Karin Rabe is a Board of Governors Professor of Physics in the Department of Physics and Astronomy at Rutgers University. She is a computational materials physicist with a particular interest in the use of first-principles quantum-mechanical calculations for the study of phase transitions and the theoretical design of new materials. Rabe was born in New York City in 1961. She went to the Bronx High School of Science and majored in physics at Princeton University. Following her PhD work at the Massachusetts Institute of Technology, advised by John Joannopoulos, and two postdoctoral years in the Theory Department at AT&T Bell Laboratories, she joined the Departments of Applied Physics and Physics at Yale University, with tenure in 1995, and moved to the Department of Physics and Astronomy at Rutgers in 2000. Rabe is currently president of the Aspen Center for Physics.

Research Interests

Using computational methods to solve the quantum mechanics of crystalline solids from first principles, Karin Rabe studies systems at or near structural, electronic and magnetic phase transitions, including ferroelectrics, antiferroelectrics, piezoelectrics, high-k dielectrics, multiferroics and shape-memory compounds. The high sensitivity of such materials to applied fields and stresses gives rise to functional behavior with a broad range of technological applications, including information and energy storage and conversion. Rabe has a particular interest in the properties of non-bulk structures stabilized in strained thin layers and the distinctive properties of interfaces in superlattices and other artificially structured systems, which are most efficiently explored by first-principles-based modeling. She is currently focusing on the integration of first-principles methods with materials structure and property databases for the theoretical design of new materials with optimized or novel functional behavior and the discovery of new classes of functional materials.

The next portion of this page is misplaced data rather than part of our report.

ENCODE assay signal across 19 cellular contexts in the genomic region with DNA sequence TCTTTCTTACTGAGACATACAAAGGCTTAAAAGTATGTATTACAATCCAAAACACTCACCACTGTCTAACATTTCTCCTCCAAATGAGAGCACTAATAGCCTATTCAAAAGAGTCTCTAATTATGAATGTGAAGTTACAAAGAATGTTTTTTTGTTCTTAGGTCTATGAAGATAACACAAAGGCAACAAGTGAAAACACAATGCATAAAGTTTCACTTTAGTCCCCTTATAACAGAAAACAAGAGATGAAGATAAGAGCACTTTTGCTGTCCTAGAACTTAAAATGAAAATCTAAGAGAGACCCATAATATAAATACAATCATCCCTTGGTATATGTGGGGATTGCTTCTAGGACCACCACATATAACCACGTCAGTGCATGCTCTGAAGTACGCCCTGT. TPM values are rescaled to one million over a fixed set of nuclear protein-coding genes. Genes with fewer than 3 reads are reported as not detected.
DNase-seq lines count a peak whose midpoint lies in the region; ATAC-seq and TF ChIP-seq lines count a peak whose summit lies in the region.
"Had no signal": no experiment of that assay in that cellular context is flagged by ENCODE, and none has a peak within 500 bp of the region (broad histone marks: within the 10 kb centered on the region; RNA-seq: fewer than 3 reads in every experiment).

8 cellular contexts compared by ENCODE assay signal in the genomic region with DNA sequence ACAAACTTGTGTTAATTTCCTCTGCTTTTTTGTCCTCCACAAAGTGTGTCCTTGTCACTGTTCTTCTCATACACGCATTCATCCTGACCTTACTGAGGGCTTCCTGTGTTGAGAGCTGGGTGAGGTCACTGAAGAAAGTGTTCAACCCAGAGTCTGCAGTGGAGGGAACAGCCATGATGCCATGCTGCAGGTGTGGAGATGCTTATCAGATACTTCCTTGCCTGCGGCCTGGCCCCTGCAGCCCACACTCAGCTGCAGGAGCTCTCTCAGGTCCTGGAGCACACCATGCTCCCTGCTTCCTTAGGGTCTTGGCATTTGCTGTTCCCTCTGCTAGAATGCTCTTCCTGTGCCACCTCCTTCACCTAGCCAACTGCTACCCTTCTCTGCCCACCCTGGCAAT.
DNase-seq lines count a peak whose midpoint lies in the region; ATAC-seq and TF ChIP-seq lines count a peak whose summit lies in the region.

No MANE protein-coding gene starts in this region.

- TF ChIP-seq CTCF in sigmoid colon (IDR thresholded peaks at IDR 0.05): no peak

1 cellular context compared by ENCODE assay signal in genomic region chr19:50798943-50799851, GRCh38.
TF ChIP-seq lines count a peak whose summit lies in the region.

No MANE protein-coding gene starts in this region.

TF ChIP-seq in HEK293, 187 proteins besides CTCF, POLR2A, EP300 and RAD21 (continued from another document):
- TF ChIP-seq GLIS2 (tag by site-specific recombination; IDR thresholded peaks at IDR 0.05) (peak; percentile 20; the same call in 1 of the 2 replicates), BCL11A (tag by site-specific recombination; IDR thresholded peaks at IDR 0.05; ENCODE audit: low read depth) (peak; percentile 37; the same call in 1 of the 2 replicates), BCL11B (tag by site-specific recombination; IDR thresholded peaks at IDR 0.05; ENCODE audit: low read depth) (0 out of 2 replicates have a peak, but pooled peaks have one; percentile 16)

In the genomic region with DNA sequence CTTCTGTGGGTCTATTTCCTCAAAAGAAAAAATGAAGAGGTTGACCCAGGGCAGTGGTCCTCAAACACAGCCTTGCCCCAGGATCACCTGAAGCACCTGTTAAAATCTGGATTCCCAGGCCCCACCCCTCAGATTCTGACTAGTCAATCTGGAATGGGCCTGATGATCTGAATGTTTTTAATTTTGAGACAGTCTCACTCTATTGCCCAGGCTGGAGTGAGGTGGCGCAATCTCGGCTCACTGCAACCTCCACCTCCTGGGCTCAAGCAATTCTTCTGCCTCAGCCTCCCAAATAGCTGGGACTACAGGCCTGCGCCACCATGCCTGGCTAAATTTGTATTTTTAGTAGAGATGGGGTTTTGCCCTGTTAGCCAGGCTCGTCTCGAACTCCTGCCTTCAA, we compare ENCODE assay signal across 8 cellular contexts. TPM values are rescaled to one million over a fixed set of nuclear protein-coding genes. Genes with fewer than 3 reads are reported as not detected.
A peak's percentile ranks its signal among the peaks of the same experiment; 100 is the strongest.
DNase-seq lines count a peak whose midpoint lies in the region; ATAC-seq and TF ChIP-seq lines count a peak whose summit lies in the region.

Membership Type


Election Year


Primary Section

Section 33: Applied Physical Sciences

Secondary Section

Section 13: Physics